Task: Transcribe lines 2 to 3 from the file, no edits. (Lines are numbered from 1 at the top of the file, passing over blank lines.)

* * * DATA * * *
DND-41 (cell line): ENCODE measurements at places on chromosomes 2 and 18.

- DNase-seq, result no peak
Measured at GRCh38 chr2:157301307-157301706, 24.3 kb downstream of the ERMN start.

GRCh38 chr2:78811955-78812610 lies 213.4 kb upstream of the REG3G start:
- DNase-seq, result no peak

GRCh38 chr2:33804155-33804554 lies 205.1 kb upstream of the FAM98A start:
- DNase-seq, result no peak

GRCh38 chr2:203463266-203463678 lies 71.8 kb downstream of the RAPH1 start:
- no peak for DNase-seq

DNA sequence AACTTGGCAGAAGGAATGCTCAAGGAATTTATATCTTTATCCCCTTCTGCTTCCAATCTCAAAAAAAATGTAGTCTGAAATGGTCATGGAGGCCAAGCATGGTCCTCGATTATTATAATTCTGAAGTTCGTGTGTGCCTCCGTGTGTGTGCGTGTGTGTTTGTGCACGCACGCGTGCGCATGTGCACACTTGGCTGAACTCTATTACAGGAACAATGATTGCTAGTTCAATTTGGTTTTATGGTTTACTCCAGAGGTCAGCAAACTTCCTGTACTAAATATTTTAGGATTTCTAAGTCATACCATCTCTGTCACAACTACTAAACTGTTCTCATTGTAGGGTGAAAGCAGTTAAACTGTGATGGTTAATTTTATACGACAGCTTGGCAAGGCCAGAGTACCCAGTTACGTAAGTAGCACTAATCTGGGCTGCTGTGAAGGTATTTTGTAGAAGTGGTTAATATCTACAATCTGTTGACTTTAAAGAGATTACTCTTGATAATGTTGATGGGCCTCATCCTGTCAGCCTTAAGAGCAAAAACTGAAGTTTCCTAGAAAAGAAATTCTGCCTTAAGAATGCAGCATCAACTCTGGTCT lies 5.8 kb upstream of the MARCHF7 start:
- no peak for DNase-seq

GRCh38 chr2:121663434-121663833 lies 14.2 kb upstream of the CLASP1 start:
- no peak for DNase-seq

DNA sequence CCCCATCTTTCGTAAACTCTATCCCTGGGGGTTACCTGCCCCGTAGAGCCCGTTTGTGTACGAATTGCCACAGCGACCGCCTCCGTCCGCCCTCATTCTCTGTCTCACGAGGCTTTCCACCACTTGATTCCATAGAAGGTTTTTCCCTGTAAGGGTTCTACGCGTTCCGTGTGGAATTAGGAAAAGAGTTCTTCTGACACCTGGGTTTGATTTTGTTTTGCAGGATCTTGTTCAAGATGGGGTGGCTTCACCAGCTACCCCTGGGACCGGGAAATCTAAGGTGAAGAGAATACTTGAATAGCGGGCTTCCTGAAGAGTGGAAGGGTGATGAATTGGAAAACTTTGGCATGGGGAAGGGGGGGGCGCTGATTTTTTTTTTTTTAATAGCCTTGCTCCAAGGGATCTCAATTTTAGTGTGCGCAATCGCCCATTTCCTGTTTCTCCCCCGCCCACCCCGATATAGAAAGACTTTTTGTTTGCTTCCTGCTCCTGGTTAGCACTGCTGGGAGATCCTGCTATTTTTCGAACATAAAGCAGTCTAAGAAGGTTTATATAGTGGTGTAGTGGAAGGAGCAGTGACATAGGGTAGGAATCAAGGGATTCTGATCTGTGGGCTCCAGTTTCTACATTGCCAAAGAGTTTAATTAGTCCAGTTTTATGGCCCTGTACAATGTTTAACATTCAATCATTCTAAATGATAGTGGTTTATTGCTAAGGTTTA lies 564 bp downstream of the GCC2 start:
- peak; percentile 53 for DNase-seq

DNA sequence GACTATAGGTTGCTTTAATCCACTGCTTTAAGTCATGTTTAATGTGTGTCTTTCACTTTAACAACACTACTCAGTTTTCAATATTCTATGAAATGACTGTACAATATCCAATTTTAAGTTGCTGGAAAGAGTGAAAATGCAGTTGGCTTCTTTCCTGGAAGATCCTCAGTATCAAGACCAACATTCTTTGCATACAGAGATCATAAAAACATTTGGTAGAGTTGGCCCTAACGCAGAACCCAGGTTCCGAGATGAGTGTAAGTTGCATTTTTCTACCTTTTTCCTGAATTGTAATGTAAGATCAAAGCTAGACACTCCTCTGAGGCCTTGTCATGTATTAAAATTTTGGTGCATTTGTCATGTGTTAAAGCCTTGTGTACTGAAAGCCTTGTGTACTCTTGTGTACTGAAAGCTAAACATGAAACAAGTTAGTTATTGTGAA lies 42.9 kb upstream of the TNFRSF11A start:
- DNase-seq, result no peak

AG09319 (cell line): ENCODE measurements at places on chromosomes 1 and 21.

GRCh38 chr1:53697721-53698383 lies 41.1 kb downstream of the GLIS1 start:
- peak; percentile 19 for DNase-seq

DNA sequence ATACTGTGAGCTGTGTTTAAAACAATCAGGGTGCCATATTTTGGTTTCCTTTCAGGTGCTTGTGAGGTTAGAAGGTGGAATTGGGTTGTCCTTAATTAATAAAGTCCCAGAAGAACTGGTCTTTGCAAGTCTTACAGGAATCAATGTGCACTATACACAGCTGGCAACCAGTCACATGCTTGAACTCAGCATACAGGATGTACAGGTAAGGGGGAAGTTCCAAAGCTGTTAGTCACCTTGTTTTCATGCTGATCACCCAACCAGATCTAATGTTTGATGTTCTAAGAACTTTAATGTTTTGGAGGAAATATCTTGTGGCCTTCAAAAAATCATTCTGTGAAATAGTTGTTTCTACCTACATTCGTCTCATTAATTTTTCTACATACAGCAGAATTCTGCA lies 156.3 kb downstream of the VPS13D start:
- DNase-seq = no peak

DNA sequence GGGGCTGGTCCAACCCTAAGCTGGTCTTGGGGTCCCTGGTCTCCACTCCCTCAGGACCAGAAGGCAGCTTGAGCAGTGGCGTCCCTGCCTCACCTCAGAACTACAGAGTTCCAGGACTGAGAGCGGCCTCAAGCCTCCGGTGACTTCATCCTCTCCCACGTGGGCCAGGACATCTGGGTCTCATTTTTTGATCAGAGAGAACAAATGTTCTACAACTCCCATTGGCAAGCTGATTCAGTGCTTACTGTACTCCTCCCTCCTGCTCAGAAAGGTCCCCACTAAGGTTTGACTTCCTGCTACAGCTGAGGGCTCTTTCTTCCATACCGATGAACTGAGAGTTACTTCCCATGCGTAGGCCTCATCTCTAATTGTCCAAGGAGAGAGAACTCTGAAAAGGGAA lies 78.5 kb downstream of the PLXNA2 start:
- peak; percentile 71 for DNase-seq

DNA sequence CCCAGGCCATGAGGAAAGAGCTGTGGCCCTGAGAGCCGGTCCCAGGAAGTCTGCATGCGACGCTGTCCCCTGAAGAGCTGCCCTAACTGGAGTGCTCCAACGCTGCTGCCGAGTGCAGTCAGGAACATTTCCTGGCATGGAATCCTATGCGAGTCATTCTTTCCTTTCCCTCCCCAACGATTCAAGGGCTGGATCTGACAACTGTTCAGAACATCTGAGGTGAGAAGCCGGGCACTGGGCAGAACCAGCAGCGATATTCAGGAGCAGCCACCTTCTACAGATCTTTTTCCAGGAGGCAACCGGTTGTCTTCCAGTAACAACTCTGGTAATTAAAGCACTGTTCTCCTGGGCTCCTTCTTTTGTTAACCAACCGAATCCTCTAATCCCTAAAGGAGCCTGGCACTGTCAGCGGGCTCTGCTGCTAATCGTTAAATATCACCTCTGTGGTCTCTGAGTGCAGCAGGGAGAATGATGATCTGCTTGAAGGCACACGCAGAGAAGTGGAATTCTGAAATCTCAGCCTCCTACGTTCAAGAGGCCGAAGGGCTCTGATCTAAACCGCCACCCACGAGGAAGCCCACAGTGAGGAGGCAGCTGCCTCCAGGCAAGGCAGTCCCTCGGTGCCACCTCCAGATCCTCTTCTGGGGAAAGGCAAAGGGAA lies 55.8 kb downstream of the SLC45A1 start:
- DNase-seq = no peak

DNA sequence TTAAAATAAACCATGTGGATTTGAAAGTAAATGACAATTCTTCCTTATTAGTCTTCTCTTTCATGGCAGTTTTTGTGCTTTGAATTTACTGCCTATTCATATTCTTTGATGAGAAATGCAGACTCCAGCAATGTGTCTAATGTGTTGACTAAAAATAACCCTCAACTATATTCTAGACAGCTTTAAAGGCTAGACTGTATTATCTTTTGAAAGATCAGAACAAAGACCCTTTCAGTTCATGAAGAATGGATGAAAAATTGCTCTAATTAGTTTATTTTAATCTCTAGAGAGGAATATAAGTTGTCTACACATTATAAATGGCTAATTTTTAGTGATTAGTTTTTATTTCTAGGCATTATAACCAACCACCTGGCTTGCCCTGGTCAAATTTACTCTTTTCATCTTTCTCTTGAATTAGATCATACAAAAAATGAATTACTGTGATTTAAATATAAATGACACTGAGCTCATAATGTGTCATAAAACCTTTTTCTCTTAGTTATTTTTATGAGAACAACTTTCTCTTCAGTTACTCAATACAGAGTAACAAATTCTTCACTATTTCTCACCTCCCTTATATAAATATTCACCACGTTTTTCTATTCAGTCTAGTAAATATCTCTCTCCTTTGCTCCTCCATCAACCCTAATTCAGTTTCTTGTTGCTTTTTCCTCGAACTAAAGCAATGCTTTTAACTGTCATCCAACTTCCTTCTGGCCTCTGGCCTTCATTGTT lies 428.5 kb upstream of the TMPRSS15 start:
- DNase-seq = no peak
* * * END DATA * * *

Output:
- DNase-seq, result no peak
Measured at GRCh38 chr2:157301307-157301706, 24.3 kb downstream of the ERMN start.